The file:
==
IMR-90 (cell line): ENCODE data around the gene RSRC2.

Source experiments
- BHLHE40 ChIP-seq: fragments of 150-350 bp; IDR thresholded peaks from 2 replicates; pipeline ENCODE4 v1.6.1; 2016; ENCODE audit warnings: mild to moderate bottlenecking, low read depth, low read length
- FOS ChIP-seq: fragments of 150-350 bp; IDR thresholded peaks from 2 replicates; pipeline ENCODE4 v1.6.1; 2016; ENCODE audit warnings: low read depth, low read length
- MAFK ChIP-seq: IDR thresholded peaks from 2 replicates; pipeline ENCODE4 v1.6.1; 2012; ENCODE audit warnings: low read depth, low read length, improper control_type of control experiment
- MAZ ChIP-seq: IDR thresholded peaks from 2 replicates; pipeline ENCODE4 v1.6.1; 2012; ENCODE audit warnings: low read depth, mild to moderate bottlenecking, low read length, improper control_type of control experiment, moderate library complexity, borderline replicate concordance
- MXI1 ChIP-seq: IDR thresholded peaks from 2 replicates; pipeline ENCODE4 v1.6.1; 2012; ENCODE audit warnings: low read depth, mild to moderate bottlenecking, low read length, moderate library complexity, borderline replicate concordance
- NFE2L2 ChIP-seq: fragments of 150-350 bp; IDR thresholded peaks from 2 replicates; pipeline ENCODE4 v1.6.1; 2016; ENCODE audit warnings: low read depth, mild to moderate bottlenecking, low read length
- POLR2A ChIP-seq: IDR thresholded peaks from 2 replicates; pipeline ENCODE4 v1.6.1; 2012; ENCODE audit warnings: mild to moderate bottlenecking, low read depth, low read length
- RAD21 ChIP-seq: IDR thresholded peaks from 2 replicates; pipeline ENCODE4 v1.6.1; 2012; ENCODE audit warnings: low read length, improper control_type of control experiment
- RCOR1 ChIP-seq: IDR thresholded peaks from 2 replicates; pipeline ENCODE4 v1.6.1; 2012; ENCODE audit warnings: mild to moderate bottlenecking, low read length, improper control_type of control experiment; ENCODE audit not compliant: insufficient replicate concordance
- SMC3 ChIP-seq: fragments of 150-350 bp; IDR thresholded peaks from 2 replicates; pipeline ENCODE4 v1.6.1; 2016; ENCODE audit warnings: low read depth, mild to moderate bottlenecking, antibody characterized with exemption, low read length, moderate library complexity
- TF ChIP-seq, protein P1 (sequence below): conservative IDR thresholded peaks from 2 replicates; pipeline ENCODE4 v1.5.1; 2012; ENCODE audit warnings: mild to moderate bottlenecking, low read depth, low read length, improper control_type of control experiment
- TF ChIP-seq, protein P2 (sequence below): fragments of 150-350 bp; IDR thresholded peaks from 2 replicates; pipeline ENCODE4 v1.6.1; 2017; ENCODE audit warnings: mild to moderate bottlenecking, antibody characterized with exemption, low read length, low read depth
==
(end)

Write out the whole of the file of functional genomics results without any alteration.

IMR-90 (cell line): ENCODE data around the gene RSRC2.

Source experiments
- BHLHE40 ChIP-seq: fragments of 150-350 bp; IDR thresholded peaks from 2 replicates; pipeline ENCODE4 v1.6.1; 2016; ENCODE audit warnings: mild to moderate bottlenecking, low read depth, low read length
- FOS ChIP-seq: fragments of 150-350 bp; IDR thresholded peaks from 2 replicates; pipeline ENCODE4 v1.6.1; 2016; ENCODE audit warnings: low read depth, low read length
- MAFK ChIP-seq: IDR thresholded peaks from 2 replicates; pipeline ENCODE4 v1.6.1; 2012; ENCODE audit warnings: low read depth, low read length, improper control_type of control experiment
- MAZ ChIP-seq: IDR thresholded peaks from 2 replicates; pipeline ENCODE4 v1.6.1; 2012; ENCODE audit warnings: low read depth, mild to moderate bottlenecking, low read length, improper control_type of control experiment, moderate library complexity, borderline replicate concordance
- MXI1 ChIP-seq: IDR thresholded peaks from 2 replicates; pipeline ENCODE4 v1.6.1; 2012; ENCODE audit warnings: low read depth, mild to moderate bottlenecking, low read length, moderate library complexity, borderline replicate concordance
- NFE2L2 ChIP-seq: fragments of 150-350 bp; IDR thresholded peaks from 2 replicates; pipeline ENCODE4 v1.6.1; 2016; ENCODE audit warnings: low read depth, mild to moderate bottlenecking, low read length
- POLR2A ChIP-seq: IDR thresholded peaks from 2 replicates; pipeline ENCODE4 v1.6.1; 2012; ENCODE audit warnings: mild to moderate bottlenecking, low read depth, low read length
- RAD21 ChIP-seq: IDR thresholded peaks from 2 replicates; pipeline ENCODE4 v1.6.1; 2012; ENCODE audit warnings: low read length, improper control_type of control experiment
- RCOR1 ChIP-seq: IDR thresholded peaks from 2 replicates; pipeline ENCODE4 v1.6.1; 2012; ENCODE audit warnings: mild to moderate bottlenecking, low read length, improper control_type of control experiment; ENCODE audit not compliant: insufficient replicate concordance
- SMC3 ChIP-seq: fragments of 150-350 bp; IDR thresholded peaks from 2 replicates; pipeline ENCODE4 v1.6.1; 2016; ENCODE audit warnings: low read depth, mild to moderate bottlenecking, antibody characterized with exemption, low read length, moderate library complexity
- TF ChIP-seq, protein P1 (sequence below): conservative IDR thresholded peaks from 2 replicates; pipeline ENCODE4 v1.5.1; 2012; ENCODE audit warnings: mild to moderate bottlenecking, low read depth, low read length, improper control_type of control experiment
- TF ChIP-seq, protein P2 (sequence below): fragments of 150-350 bp; IDR thresholded peaks from 2 replicates; pipeline ENCODE4 v1.6.1; 2017; ENCODE audit warnings: mild to moderate bottlenecking, antibody characterized with exemption, low read length, low read depth